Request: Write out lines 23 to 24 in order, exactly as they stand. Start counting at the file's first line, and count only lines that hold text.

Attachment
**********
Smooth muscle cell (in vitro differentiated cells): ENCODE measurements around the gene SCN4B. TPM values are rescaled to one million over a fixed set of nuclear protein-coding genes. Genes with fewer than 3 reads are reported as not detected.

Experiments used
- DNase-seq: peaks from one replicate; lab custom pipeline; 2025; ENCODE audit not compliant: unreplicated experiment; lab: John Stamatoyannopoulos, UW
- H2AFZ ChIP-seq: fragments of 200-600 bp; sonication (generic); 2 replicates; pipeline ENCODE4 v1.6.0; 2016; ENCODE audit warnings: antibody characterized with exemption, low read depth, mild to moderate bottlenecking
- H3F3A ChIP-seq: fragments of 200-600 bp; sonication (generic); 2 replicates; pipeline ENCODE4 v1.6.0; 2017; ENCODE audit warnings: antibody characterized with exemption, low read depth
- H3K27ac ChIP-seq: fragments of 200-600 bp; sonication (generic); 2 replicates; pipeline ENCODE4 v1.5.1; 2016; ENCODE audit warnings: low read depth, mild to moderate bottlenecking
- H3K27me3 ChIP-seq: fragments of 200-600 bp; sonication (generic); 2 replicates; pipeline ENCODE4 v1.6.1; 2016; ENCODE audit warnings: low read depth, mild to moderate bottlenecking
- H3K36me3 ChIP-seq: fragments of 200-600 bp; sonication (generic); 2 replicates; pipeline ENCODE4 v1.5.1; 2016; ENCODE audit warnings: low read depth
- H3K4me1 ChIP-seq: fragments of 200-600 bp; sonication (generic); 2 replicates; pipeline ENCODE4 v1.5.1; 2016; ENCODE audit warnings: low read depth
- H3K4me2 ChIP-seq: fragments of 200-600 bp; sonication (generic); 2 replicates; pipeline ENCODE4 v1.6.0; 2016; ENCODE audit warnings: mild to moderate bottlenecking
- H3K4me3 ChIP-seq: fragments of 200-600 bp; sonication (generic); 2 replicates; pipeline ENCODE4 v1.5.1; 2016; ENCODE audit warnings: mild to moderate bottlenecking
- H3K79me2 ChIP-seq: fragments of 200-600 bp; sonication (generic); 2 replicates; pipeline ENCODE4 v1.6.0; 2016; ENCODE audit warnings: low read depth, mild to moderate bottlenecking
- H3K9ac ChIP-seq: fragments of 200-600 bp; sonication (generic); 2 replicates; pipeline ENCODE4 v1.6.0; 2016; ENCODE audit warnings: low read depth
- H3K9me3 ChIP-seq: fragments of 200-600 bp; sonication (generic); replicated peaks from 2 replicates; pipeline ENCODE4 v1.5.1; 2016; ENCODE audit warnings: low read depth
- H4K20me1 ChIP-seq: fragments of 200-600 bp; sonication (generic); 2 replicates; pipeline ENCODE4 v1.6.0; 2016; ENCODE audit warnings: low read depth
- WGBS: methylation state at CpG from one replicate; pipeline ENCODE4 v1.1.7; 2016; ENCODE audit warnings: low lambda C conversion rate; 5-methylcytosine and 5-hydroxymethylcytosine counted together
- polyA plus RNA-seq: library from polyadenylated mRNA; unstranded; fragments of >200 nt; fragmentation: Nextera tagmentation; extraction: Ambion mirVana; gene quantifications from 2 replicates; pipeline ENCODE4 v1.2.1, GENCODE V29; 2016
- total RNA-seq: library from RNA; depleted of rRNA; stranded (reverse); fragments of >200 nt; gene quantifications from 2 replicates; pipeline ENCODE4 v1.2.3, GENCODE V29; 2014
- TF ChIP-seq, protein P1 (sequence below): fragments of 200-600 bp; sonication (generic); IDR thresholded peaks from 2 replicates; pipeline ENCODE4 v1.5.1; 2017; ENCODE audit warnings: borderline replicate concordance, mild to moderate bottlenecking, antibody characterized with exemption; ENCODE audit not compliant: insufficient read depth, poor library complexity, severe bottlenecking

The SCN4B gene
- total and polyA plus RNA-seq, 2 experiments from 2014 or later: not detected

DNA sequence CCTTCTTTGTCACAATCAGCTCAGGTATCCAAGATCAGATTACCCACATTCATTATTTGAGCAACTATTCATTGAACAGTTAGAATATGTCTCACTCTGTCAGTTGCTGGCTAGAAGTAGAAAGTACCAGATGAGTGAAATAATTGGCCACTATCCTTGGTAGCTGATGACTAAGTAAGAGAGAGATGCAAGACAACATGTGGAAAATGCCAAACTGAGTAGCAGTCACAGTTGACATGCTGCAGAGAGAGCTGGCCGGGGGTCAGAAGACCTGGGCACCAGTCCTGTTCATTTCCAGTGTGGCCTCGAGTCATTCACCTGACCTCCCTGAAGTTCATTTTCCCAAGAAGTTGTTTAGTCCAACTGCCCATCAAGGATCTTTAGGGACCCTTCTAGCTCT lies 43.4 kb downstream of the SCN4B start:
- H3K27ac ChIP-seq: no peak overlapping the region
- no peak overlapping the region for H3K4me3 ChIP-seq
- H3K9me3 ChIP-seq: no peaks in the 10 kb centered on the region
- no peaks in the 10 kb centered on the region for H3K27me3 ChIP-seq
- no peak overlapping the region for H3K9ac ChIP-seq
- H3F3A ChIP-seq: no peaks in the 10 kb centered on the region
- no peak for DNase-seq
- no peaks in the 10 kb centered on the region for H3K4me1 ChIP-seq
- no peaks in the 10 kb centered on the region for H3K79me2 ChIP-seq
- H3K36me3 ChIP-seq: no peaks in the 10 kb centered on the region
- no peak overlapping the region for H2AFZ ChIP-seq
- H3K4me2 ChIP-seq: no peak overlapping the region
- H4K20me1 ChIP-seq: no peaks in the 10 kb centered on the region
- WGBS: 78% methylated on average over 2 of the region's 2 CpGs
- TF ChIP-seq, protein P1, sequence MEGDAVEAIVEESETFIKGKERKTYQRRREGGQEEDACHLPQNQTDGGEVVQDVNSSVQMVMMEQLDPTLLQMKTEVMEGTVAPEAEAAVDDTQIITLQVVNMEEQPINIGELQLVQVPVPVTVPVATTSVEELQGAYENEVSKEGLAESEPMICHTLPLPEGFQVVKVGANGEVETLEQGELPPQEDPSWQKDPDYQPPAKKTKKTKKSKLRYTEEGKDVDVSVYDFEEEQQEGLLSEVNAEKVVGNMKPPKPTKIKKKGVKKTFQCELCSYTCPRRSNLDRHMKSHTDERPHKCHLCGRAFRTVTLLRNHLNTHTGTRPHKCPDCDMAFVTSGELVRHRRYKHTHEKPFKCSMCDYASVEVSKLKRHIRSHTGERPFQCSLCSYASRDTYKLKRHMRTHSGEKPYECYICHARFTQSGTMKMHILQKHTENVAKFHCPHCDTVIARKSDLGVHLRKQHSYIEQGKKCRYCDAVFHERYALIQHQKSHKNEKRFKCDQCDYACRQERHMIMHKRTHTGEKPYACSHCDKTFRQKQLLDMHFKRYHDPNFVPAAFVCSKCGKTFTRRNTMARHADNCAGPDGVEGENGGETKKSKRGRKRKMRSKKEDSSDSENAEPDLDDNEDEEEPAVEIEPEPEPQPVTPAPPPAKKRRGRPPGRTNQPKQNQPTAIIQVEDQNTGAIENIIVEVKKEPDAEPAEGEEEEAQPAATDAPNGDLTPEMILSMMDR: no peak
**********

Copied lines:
- H3K27ac ChIP-seq: no peak overlapping the region
- no peak overlapping the region for H3K4me3 ChIP-seq